IRS Releases Notice 2012-40 Providing Guidance Concerning the $2,500 FSA Contribution Limit05/31/2012
The IRS has released Notice 2012-40 which provides guidance on the effective date of the $2,500 contribution limit to health flexible spending arrangements (FSAs) under IRS Code Section 125(i). The notice states that “taxable year” refers to the plan’s “plan year;” therefore, the rule will not affect any plans beginning prior to January 1, 2013, and fiscal plan years will not be impacted until the first plan year beginning on or after January 1, 2013.
This is good news for non-calendar year plans. The guidance indicates plans will have until the end of the calendar year 2014 to amend their plans. The notice also provides relief for contributions that mistakenly exceed the $2,500 limit provided they are corrected in a timely manner.
Specifically, Notice 2012-40 provides the following:
- the $2,500 limit does not apply for plan years that begin before 2013;
- in the case of a short plan year, the $2,500 limit must be prorated based on the number of months in the short plan year;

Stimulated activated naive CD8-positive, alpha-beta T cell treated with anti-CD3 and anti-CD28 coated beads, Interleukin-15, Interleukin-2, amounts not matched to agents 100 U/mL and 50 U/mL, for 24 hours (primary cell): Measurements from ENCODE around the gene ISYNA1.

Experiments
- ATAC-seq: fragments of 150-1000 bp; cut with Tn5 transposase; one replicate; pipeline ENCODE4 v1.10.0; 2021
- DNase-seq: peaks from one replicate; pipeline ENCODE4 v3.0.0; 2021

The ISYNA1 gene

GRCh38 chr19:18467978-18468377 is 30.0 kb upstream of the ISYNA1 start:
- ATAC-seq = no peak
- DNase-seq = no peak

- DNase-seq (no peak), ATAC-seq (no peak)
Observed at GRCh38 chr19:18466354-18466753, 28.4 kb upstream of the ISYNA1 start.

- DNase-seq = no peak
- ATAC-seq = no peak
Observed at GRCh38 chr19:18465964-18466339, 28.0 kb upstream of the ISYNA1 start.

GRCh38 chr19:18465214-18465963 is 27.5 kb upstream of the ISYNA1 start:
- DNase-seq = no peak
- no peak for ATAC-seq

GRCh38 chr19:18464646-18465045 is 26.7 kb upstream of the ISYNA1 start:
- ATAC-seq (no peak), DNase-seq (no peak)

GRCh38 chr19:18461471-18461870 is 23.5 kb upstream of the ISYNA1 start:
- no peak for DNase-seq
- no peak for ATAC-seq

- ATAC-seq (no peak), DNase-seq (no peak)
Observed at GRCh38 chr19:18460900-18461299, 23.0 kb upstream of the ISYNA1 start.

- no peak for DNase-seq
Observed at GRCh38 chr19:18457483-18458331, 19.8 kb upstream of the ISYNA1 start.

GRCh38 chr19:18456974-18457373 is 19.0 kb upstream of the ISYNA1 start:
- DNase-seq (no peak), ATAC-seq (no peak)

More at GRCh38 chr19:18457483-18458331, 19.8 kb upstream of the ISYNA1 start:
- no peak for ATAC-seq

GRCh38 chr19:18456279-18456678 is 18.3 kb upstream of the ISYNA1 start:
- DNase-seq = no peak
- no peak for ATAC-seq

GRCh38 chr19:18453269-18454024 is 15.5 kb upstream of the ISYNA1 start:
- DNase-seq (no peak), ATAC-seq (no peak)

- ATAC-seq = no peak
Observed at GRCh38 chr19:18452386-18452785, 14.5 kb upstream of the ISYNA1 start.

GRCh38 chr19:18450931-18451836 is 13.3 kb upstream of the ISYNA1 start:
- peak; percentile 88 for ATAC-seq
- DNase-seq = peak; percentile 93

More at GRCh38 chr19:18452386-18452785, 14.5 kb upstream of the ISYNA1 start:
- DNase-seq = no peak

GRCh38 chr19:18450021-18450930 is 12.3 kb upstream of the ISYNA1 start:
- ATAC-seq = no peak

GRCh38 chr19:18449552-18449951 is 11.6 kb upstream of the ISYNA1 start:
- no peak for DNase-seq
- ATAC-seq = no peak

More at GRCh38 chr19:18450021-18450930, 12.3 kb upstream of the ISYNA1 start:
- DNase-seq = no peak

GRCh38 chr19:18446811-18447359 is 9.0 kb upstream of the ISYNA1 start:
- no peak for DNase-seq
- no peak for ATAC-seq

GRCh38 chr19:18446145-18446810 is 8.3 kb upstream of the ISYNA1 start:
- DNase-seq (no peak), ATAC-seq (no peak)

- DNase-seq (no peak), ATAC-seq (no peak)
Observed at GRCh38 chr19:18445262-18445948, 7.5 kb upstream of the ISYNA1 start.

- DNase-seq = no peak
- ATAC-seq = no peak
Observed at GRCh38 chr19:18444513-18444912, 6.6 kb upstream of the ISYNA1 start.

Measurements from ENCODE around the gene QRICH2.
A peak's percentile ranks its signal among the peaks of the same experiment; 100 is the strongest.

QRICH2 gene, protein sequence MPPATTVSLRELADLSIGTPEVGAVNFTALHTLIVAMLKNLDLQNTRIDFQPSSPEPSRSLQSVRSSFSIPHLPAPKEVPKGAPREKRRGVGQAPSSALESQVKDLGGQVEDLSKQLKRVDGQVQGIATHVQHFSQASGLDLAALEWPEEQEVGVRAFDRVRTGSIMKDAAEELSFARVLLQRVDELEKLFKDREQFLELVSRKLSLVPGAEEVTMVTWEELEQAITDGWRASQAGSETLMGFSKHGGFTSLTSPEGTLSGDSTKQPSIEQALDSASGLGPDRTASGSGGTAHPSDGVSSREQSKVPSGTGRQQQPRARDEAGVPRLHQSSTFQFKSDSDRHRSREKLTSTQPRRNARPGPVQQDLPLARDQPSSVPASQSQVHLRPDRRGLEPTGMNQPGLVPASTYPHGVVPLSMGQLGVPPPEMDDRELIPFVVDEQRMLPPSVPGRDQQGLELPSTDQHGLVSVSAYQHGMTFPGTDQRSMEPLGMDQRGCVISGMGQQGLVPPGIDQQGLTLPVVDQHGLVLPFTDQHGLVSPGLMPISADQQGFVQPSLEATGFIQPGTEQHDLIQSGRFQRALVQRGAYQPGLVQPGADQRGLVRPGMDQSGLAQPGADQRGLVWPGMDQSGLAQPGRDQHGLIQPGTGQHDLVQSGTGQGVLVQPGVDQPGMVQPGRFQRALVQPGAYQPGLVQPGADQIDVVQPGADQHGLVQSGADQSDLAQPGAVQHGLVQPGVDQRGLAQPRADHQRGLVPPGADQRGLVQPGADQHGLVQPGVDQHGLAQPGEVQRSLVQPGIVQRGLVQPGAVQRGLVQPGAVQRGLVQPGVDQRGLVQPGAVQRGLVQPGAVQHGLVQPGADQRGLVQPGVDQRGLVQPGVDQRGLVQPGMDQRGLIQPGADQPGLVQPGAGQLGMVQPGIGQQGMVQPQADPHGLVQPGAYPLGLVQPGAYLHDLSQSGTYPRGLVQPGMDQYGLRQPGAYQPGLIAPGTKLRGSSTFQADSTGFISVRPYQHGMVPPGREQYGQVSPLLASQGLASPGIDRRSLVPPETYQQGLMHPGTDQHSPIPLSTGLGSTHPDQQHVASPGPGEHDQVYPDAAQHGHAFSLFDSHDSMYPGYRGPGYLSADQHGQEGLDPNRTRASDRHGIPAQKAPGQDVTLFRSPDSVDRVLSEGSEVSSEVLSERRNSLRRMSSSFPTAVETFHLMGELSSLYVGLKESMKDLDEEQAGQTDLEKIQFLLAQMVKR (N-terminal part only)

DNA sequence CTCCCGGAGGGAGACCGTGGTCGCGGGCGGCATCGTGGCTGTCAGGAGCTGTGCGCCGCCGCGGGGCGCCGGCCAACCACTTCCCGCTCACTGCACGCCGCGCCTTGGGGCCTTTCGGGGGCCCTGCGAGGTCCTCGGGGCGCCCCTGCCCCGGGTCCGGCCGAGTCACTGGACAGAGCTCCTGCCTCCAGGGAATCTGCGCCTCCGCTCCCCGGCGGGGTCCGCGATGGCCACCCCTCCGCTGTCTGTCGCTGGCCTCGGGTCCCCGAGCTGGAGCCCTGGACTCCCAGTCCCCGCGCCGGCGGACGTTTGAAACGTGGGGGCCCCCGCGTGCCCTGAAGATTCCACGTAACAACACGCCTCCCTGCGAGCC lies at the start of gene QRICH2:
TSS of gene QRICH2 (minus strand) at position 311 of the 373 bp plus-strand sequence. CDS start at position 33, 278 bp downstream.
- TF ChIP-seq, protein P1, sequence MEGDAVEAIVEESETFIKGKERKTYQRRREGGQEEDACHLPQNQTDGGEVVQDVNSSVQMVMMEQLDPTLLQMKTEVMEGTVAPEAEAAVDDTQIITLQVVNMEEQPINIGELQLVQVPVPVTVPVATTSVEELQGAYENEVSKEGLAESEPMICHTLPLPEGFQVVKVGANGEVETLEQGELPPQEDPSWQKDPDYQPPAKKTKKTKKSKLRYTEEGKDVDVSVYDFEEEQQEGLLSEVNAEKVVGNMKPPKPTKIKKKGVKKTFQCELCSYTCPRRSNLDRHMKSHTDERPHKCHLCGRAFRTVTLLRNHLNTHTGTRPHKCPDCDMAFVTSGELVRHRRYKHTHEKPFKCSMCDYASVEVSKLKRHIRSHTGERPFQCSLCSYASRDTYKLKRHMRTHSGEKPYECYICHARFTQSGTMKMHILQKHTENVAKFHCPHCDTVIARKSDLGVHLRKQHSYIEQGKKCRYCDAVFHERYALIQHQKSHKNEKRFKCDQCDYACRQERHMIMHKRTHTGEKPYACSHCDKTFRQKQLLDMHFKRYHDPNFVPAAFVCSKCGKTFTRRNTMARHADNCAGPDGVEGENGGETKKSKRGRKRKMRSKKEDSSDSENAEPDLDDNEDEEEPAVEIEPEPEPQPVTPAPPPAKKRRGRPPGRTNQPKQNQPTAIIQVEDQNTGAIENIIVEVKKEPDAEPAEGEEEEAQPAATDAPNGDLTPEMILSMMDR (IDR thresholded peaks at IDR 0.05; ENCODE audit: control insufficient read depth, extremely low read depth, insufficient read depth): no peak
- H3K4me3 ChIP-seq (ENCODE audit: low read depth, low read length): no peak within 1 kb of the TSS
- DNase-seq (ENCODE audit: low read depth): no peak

- the $2,500 limit is applied on an employee by employee basis and is applied separately for each unrelated employer that an individual may be working for during the year;
- the term “taxable year” in § 125(i) refers to the plan year of the cafeteria plan as this is the period for which salary reduction elections are made;
- plans may adopt the required amendments to reflect the $2,500 limit at any time through the end of calendar year 2014;
- in the case of a plan providing a grace period (which may be up to two months and 15 days), unused salary reduction contributions to the health FSA for plan years beginning in 2012 or later that are carried over into the grace period for that plan year will not count against the $2,500 limit for the subsequent plan year;
- relief is provided for certain salary reduction contributions exceeding the $2,500 limit that are due to a reasonable mistake and not willful neglect and that are corrected by the employer., and
- the statutory $2,500 limit under § 125(i) applies only to salary reduction contributions under a health FSA, and does not apply to certain employer non-elective contributions (sometimes called flex credits).
In another very favorable development, the IRS is also calling for comments on modifying (and perhaps eliminating) the use-or-lose-it rule.